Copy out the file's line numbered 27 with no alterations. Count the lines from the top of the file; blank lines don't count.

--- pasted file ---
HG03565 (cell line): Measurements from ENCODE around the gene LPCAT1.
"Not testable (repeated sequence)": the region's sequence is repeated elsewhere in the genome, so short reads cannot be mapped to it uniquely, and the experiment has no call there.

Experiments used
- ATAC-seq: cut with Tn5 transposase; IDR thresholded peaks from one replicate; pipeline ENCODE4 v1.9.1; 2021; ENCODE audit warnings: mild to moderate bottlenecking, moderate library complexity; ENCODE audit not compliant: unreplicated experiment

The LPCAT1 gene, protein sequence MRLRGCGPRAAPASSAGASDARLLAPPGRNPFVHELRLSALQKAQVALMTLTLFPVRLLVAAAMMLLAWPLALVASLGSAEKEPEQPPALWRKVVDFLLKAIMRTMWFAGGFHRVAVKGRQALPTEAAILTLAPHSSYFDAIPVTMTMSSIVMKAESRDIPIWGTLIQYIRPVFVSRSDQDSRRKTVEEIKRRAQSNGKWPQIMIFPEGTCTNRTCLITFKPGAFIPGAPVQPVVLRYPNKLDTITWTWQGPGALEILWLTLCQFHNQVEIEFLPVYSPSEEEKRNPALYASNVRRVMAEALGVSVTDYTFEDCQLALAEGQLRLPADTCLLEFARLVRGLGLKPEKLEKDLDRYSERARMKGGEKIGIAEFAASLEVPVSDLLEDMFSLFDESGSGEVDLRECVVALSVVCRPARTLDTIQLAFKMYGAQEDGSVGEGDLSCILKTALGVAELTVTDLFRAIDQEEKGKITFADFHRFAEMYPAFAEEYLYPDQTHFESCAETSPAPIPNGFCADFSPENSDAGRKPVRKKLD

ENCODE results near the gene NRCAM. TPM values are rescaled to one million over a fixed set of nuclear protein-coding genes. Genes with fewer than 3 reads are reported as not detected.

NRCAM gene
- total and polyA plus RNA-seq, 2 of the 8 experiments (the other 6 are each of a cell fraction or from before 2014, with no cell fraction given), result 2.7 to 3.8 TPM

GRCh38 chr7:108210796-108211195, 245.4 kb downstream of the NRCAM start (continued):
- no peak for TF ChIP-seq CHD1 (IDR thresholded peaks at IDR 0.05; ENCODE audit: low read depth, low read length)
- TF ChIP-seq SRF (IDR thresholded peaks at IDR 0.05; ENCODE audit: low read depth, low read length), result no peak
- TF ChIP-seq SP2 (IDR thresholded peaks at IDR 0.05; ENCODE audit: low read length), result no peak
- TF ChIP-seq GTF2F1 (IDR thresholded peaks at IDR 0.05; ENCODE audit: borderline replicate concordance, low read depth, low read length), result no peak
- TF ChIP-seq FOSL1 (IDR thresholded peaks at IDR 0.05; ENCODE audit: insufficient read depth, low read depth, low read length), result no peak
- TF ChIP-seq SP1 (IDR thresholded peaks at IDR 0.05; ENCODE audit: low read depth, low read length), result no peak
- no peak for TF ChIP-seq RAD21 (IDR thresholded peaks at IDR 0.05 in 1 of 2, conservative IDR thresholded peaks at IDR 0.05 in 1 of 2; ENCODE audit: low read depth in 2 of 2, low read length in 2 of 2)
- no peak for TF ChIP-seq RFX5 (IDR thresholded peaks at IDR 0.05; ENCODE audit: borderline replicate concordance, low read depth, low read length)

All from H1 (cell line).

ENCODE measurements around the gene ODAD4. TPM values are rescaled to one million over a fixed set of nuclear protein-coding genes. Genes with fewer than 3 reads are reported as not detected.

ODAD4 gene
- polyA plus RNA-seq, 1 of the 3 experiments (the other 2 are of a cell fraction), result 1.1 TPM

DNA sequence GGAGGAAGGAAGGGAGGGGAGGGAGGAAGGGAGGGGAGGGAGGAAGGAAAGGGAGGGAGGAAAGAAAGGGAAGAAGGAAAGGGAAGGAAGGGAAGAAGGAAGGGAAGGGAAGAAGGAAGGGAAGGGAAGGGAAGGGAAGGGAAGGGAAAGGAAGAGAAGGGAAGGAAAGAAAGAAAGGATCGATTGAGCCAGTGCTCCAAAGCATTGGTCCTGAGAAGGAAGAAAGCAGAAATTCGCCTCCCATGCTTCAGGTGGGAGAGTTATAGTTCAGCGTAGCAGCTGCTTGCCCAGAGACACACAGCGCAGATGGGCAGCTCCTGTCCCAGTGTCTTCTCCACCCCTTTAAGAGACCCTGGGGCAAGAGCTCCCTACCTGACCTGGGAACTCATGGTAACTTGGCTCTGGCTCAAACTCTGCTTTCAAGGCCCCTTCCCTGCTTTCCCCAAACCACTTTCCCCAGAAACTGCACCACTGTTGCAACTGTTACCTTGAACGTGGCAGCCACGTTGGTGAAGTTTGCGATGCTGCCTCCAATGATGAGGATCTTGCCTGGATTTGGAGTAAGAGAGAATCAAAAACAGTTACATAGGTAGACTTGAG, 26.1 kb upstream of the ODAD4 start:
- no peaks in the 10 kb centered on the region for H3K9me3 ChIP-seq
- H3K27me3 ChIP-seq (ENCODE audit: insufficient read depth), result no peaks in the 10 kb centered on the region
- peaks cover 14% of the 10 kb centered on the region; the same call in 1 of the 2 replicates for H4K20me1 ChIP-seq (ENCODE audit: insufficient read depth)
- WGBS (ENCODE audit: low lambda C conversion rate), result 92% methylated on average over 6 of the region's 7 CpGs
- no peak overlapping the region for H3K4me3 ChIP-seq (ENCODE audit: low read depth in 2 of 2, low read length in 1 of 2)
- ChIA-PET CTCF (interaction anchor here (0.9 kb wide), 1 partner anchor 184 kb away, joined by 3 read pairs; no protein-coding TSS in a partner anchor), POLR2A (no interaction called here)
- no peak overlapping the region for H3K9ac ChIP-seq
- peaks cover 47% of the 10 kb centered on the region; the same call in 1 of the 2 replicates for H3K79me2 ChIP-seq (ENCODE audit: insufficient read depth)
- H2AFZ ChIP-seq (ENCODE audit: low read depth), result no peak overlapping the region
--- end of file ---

- no peak overlapping the region for H3K4me3 ChIP-seq (ENCODE audit: low read depth in 2 of 2, low read length in 1 of 2)